"We've kind of taken the stance that if we work hard, during our practices and our weekly league night, we're still going to get the same kind of practice, but we're not going to overwork ourselves," Cheslock added. "The other three girls are in their last year at Laurentian, so it's tough on them - they have a lot going on."
For some, age is but a number, even if it's a tad off-kilter with the remainder of the foursome.
Fifteen year old Zoe Valliere has stepped in to fill a void on the U21 rink of Abby Deschene, Alyssa McVittie and Emilie Brock. While the grade ten student at Lo-Ellen Park gives away a few years to the remainder of her team, who are all at university, she is comfortable that she has the drive to step in and help out.
"Every time I go out there, I want to push myself to get something done that's different at practice," said Valliere. "I love curling mostly because it's such a big team sport, but at the same time, it's a competition with yourself."
"I love to see my progress."
Still, little did she anticipate this particular call-up. "Abby's little brother, Ian, actually curls with me quite often," noted Valliere. "She (Abby) was always out watched me curl, so she approached me about going to K-W (Kitchener-Waterloo) with them. I thought it was crazy, I didn't think they would want me."
Still, as so many in the competitive curling scene are well aware, it is simply the crossing of the paths that form the genesis of many a new entry, especially in the years of young adulthood, where career and family and life will tend to move folks all over the province.
"I met Abby (Deschene) at Curl Sudbury, working there, and I know Megan (Megan St Amand) through college curling, we went to nationals at the same time," outlined Kimberley Headley, a native of Aurora who moved north a couple of years ago, with curling the common thread in most of her Sudbury connections.
The outlined background above created yet another entry in the Provincial Scotties field, with Deschene, Headley, St Amand and Melissa Begin forming something of a Sudbury - Sault Ste Marie quartet. There is a kindred spirit, with regards to their approach to a sport that, in their youth, took up much of their free-time hours.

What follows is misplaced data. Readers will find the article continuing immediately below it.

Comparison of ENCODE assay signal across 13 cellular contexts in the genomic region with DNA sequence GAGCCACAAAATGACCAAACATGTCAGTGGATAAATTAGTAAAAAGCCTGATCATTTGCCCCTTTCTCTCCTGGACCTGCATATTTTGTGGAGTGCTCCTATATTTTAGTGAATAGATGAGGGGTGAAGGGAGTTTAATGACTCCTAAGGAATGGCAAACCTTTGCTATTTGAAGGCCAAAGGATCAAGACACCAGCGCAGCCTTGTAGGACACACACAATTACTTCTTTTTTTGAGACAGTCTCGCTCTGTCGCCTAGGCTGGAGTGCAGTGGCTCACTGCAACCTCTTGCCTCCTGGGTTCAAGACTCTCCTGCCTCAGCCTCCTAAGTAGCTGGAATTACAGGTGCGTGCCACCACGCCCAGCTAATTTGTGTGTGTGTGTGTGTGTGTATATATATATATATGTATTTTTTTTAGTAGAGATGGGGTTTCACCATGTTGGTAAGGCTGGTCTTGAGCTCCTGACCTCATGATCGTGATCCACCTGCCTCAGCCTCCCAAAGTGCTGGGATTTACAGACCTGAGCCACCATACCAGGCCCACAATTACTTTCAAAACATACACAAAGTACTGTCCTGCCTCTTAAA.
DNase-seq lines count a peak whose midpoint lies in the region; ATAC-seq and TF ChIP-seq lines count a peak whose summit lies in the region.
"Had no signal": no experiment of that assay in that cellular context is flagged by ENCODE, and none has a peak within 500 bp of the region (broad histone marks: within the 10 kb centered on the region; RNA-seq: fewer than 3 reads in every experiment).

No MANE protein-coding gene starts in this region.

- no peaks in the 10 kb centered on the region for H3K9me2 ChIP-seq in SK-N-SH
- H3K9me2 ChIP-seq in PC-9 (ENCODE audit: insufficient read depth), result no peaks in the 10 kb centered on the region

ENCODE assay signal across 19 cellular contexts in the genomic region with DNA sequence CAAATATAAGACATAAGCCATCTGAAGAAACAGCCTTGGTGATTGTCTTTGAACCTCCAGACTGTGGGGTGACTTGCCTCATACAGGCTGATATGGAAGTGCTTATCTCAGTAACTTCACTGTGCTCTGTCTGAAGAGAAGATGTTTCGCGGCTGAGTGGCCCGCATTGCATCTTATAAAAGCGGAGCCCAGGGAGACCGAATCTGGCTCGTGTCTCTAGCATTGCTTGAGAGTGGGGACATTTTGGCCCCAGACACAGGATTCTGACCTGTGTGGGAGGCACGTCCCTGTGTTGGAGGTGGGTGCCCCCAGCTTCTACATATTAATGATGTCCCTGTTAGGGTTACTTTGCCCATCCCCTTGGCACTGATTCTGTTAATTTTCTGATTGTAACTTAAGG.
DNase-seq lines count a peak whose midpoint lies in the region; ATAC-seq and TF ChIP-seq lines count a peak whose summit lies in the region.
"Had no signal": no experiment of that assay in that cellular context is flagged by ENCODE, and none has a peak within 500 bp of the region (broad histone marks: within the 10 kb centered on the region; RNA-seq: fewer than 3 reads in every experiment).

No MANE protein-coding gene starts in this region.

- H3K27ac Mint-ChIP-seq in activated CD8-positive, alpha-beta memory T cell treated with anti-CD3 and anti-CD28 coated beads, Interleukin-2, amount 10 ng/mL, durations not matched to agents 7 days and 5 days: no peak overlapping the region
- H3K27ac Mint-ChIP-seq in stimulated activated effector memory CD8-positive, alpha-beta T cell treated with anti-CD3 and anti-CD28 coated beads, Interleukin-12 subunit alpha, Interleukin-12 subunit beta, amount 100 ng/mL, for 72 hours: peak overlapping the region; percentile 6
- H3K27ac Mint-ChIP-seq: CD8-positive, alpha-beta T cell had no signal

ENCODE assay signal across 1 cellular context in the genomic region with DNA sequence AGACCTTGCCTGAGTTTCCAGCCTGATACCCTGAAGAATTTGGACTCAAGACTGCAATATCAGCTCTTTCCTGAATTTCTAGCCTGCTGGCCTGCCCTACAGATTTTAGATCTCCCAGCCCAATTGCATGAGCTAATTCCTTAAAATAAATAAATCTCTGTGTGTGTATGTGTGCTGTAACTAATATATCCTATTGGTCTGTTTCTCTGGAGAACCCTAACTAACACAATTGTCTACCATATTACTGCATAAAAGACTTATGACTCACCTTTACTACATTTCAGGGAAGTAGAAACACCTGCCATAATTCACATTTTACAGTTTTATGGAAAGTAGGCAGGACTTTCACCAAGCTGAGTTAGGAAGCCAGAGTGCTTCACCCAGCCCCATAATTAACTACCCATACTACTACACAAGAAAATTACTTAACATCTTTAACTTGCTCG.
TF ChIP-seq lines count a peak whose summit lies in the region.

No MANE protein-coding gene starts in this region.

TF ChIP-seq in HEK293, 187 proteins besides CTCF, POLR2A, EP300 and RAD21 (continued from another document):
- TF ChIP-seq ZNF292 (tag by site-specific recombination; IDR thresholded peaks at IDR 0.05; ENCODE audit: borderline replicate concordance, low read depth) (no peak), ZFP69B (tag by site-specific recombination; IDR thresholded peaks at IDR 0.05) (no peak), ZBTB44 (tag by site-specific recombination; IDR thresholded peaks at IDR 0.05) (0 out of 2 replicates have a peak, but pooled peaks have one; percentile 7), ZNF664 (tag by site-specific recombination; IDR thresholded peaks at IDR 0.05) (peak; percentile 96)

"I love curling for fun, but I like the satisfaction of winning, and everything that comes with competitive curling."
And that is something that Dustin Montpellier, who joined up this year with the team of Sandy MacEwan, Luc Ouimet and Lee Toner, has already experienced.
"I think for our first season together, it's already been a success," said Montpellier, the earliest of the arrivals at the Idylwylde on Tuesday night, a good half hour or more before game time. "We made it to a semi-final, we won one tournament, my first one ever. Even the event we were at last weekend, we didn't qualify for the playoffs, but we played well, very close to qualifying."
A long-time skip, Montpellier has found the move to vice very much to his liking, a shift that has been made easier given the ability of MacEwan to thrive as the thrower of the final rocks. "I think skip is the right position for him," said Montpellier.
"Just his shot-making and being cool uynder pressure. He's made a lot of big shots at the right moments for us, and he's made shots that has kept us in games. As for strategy, we are very much on the same page, and he's very open as a skip, very accepting of our feedback."
"There's been nothing but positives so far," added Montpellier.
And for all of the new lineups unveiled this fall, that's about all one can ask for.